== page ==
The half-full or half-empty trope provides us with a measure of optimism vs pessimism. In my speaking and writing, I try to upend cliches – for an “unperspective” – and attempt to take this glass story on a different journey. I have heard some interesting responses and memes that address the glass – for example, “just keep filling my glass, please” to “get a bigger/smaller glass” to “why are we limited to one glass?”. My unperspective is simply this – my glass is always full. By doing that, I load the trope with positivity and it is now only about optimism.
The challenge for us humans is to face the daily negativity and pessimism that creeps in regularly and unexpected moments. It’s often easier to wallow in the dark than it is to pay a little attention and find the positive in our immediate surroundings. Mostly, we behave in a negative and pessimistic way and we tend to fall into it so easily.
When we drive, our view is generally just 10 feet ahead. We are concerned only about the driver/s in front of us and how they are annoying us. When I wrote Never Iron When You Are Naked, I proposed a new game for driving called “Idiot Vacuums”. It was originally intended for commuting, however, I have found it to be effective in any situation where there is a lot of traffic – pretty much a normal situation in our modern must-drive world.
The basics of this game are to keep score of the number of “Idiots” (read, drivers other than yourself) you can “capture”. When driving in a long line of cars, back up to leave more than one car’s length between you and the car in front. This gap is known as the “Idiot Vacuum”, because it will appear attractive to “Idiots” and they will be sucked right into that gap. You get 2 points for every Idiot captured and lose 1 point if they leave before you capture the next Idiot. It’s an honor system and requires you to be honest with yourself first, and then compare with your fellow commuters when you do arrive at work.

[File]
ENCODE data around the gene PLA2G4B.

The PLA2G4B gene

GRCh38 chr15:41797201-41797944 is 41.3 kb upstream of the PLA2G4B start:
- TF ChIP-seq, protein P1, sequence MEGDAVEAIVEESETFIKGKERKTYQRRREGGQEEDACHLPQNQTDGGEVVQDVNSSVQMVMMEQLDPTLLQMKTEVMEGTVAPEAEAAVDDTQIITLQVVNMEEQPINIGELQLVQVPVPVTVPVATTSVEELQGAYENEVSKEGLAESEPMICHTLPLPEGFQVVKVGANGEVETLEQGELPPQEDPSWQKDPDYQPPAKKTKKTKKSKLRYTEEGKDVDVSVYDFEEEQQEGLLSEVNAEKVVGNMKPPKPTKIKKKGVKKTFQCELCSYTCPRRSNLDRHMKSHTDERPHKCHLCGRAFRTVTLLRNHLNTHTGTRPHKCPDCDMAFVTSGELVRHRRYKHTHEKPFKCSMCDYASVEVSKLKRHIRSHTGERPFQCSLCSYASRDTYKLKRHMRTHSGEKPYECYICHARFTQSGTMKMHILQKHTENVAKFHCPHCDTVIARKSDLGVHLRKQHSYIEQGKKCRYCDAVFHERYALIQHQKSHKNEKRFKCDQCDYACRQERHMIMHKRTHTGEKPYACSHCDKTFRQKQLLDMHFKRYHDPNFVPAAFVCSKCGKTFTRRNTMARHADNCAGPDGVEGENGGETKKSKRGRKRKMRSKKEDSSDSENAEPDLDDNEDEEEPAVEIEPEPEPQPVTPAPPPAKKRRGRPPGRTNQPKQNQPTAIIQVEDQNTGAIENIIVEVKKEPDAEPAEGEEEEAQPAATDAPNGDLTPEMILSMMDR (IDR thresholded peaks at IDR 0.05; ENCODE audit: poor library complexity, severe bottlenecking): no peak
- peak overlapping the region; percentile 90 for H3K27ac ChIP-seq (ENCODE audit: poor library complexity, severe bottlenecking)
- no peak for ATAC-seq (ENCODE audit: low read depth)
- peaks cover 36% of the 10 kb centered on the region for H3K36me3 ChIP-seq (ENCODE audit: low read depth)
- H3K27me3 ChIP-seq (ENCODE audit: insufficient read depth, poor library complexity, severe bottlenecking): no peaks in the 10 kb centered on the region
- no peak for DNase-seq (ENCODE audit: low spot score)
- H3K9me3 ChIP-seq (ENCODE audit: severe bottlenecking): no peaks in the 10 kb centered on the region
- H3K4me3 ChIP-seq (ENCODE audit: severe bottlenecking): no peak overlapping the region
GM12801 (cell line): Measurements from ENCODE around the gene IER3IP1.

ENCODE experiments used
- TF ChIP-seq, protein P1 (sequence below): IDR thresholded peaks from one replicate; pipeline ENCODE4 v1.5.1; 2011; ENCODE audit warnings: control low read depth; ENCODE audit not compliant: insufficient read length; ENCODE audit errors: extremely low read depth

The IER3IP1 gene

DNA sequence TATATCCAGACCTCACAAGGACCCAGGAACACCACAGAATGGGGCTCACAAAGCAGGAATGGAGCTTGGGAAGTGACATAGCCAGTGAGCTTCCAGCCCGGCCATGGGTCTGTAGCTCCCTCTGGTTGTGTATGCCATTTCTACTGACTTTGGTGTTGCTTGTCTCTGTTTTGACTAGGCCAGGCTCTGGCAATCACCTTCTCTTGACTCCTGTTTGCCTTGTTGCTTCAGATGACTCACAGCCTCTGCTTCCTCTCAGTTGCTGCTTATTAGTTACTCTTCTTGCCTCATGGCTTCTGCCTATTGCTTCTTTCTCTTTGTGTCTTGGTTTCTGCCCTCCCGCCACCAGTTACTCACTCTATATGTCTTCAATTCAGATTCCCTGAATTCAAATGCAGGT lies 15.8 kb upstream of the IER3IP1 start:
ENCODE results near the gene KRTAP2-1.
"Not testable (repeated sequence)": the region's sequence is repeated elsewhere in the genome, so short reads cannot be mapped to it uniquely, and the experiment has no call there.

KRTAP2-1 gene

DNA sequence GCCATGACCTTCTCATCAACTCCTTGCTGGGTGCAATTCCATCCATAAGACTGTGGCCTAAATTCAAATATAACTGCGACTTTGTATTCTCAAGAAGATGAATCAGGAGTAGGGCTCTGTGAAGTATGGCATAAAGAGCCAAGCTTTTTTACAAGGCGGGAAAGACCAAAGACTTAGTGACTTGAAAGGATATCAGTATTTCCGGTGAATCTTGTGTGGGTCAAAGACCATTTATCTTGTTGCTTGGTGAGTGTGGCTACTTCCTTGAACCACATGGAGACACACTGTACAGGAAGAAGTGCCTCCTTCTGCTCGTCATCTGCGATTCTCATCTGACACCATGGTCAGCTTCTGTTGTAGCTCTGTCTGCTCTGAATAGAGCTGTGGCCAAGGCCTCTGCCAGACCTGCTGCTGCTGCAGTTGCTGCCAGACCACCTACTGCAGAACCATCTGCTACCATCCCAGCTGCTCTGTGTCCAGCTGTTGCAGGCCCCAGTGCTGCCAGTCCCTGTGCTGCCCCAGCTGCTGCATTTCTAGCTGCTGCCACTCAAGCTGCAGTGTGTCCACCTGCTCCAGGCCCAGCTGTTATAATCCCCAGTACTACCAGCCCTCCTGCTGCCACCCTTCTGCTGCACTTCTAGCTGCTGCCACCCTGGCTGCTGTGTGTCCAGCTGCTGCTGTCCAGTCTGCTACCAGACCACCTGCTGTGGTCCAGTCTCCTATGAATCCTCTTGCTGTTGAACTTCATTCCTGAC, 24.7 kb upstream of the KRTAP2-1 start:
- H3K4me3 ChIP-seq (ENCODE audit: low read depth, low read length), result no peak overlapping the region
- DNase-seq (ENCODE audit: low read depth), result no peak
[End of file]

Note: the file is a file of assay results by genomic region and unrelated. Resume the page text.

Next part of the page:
What I did not expect was that readers would take this game on. As we’ve moved to more at-home remote work, the game may have to be tweaked. And, of course, there should also be some consideration to factor distance traveled in the equation. When some of my readers were commuting, they told me they had begun to play “Idiot Vacuums”, and even started a competition with their coworkers. The universal response was that it changed their pessimism to positivity. They were able to see the challenges of drive time in a new light. Their days were a little brighter.
This is a lesson, I believe, for all of our pessimism, for all our negative moments. By stopping, breathing, and stepping out of the dark moment, we can connect to something that may be a distraction. When that distraction is playful or joyful, optimism reigns. Find the silliness, the play, the joy in our immediate world, and step up to lighter days.